Charges Brought in Wabash County Poaching Case

SPRINGFIELD, Ill. – Illinois Department of Natural Resources (IDNR) Conservation Police, working in cooperation with Wabash County State’s Attorney Kelli Storckman, today announced multiple felony and misdemeanor charges have been filed against three juveniles as well as Richard Stringfellow, 46, as a result of search warrants executed Jan. 8 near Mount Carmel.

“Charges in this case really run the gambit. They include everything from felony resource theft, unlawful taking of whitetail deer, unlawful use of tag of another person, and unlawful use of a spotlight to felony animal torture, reckless driving, criminal trespass to real property, and unlawful discharge of a firearm from a public right of way,” said Wabash County State’s Attorney Kelli Storckman. “Those are just the tip of the iceberg and, unfortunately, most of the charges were brought against juveniles.”

“On. Jan. 7, our officers received information regarding alleged poaching near Mount Carmel, Illinois, and across the Wabash River in Indiana,” said Timothy Tyler, director, IDNR Office of Law Enforcement. “Our officers worked quickly, notifying Indiana Department of Conservation Police Officers and the local state’s attorney to obtain the necessary search warrants. Upon execution of those warrants, our officers recovered evidence of multiple felony and misdemeanor acts, both in Illinois and in Indiana.”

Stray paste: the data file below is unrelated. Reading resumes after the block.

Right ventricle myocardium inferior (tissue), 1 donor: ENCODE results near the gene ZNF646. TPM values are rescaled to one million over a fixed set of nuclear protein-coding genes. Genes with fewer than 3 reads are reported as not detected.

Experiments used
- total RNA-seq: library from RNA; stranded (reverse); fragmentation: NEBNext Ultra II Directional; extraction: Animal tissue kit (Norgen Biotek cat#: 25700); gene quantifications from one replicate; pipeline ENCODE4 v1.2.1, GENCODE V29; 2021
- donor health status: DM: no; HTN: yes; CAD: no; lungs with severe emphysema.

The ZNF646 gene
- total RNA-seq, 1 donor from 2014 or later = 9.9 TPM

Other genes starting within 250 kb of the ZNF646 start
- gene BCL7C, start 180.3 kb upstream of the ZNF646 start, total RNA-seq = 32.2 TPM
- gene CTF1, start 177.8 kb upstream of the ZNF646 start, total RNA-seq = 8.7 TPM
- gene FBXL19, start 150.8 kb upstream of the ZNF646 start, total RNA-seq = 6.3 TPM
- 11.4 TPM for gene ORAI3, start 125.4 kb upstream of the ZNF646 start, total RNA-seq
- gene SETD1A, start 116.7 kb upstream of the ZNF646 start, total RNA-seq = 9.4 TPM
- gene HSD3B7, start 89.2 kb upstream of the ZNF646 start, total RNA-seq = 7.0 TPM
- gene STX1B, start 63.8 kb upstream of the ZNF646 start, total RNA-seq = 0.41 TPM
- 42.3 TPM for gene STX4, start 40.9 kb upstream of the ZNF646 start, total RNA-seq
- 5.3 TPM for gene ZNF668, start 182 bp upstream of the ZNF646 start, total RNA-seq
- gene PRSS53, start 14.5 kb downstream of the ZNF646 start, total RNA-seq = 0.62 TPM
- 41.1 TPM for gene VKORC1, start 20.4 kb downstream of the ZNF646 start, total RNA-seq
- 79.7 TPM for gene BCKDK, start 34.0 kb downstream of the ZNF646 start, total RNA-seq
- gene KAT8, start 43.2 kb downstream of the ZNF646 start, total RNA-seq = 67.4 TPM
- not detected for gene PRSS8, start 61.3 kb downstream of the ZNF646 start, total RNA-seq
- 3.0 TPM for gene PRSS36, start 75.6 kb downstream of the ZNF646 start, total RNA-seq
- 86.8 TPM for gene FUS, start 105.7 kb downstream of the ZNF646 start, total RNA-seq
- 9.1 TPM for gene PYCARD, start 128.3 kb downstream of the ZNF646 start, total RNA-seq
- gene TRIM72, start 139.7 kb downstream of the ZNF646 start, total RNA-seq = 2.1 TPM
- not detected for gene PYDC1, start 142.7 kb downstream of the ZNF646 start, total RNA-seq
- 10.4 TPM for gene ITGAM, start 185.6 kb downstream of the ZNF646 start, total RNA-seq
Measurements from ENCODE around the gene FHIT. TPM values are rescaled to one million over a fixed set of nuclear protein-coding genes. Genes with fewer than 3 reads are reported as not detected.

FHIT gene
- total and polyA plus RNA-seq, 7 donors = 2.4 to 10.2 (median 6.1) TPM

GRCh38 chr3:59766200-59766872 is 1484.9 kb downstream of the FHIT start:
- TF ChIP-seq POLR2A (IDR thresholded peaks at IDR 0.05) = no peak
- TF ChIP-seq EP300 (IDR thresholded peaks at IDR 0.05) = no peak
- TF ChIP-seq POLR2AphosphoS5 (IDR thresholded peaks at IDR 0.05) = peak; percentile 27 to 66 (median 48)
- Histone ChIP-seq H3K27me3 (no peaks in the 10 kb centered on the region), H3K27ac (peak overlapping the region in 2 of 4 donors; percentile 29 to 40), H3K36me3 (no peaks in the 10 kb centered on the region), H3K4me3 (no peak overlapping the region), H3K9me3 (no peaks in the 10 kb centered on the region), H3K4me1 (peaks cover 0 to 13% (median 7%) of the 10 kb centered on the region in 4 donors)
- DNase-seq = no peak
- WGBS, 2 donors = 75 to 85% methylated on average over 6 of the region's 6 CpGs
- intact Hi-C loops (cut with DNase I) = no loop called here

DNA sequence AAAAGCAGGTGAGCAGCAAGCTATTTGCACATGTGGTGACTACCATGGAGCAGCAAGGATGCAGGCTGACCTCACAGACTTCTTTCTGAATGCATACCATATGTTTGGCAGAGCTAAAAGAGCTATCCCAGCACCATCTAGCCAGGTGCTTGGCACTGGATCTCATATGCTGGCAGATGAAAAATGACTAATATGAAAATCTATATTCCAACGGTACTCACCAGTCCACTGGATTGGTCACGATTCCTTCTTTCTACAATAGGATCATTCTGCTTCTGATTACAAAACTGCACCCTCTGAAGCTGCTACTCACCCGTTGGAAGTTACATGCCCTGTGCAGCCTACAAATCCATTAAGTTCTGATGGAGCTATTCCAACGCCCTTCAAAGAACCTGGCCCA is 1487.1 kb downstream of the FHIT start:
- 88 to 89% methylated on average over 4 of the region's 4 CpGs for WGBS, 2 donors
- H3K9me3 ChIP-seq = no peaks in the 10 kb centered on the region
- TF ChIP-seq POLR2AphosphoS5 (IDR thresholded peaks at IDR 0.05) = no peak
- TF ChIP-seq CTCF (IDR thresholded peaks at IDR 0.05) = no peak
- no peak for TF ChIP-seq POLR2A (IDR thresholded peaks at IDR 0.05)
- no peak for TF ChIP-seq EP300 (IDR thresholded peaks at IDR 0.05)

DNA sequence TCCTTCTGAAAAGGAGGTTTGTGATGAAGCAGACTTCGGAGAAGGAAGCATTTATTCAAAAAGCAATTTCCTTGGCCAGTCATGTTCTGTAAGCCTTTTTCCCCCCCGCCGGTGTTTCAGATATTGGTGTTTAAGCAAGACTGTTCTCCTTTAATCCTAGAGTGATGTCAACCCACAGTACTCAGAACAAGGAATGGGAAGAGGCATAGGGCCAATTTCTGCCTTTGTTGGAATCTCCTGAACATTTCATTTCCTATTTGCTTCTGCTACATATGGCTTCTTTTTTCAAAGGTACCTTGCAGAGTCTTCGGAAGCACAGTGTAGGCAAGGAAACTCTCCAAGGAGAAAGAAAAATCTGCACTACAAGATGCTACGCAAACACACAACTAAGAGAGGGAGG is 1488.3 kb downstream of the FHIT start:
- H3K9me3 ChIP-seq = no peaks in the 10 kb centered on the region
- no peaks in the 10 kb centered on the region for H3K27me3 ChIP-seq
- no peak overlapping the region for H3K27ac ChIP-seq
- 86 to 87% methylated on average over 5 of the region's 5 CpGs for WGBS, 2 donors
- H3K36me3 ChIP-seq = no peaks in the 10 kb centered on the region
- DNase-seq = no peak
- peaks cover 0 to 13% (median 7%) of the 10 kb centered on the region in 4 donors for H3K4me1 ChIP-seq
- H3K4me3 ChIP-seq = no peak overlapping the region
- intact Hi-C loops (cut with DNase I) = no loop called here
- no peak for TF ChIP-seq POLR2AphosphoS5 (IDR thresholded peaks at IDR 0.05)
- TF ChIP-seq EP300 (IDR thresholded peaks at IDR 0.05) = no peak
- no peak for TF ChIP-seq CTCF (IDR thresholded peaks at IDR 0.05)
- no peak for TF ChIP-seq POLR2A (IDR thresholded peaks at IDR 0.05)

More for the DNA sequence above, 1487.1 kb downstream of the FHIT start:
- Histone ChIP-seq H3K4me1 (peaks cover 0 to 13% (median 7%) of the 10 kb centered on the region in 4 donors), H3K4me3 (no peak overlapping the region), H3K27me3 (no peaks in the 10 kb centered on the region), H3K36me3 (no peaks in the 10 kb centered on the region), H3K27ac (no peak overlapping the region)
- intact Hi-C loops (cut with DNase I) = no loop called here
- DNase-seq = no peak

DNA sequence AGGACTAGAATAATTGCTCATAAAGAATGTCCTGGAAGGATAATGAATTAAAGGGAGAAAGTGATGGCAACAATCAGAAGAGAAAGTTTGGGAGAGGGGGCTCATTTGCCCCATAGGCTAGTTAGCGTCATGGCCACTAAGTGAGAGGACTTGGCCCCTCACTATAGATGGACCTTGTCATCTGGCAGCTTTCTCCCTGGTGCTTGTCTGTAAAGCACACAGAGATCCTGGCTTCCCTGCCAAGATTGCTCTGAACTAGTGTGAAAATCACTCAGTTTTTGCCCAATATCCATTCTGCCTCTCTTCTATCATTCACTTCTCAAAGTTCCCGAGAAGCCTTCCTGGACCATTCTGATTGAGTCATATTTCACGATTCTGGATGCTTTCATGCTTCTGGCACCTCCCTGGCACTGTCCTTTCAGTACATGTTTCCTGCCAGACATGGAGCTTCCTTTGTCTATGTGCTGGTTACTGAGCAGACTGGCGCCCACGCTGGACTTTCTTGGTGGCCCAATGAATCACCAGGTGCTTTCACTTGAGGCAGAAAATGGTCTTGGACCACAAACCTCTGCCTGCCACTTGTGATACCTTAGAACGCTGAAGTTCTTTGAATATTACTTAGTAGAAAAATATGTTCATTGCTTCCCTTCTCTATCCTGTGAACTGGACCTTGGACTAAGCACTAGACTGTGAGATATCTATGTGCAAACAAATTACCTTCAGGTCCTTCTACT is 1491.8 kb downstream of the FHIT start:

Warrants executed at the initial residence of a juvenile subject the morning of Jan. 8 uncovered evidence of poaching related to two other juvenile subjects. Additional search warrants were obtained and executed; Stringfellow, as well as the other juveniles, were interviewed with IDNR CPOs collecting hundreds of pieces of evidence.

“At the conclusion of the interviews, the investigating officers found evidence that the three juvenile subjects allegedly killed more than 20 deer in Illinois and Indiana during the 2019, 2020 and 2021 deer seasons,” Tyler said. “Further, many of the deer were shot from pickup trucks using spotlights and rifles while others were intentionally run over. Perhaps the most disappointing information our officers discovered is that no meat from any of the deer illegally taken was used.”

IDNR CPOs confiscated eight deer, two rifles, one muzzleloader, one bow and a string of hawk talons. Additionally, the two pickup trucks used in the alleged poaching incidents were seized. More than 55 charges were filed in this case, including felony resource theft, felony animal abuse, falsification of records, unlawful take of deer, hunting by use/aid of a vehicle, spotlighting, hunting deer with a rifle, wanton waste of game meat, shooting from a roadway and transportation of loaded and uncased firearms.

“A case of this size and magnitude requires expertise and cooperation between state and local agencies,” Storckman said. “We work – and work well – with our local conservation officers often. I’m pleased to work with them once again to bring charges in this case.”